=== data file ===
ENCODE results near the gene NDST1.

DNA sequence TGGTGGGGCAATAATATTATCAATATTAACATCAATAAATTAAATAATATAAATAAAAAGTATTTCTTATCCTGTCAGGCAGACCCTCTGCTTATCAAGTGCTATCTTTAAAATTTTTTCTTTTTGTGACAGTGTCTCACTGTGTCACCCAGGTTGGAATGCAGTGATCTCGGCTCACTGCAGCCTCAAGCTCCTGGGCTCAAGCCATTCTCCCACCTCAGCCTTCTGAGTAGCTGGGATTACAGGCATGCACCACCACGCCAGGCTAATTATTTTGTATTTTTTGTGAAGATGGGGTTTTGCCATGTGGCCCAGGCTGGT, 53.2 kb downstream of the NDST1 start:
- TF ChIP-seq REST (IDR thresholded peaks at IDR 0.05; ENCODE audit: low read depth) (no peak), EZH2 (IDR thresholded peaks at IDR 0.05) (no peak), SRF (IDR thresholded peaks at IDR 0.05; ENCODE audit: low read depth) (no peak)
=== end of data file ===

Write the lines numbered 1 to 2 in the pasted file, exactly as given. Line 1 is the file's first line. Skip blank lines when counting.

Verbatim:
ENCODE results near the gene NDST1.

DNA sequence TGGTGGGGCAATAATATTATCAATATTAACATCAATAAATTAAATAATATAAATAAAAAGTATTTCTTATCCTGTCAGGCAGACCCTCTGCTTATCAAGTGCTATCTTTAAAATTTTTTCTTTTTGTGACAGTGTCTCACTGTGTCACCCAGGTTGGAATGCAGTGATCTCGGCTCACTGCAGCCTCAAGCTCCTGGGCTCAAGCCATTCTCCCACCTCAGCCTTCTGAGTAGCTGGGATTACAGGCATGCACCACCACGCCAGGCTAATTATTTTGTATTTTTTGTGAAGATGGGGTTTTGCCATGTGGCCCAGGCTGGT, 53.2 kb downstream of the NDST1 start: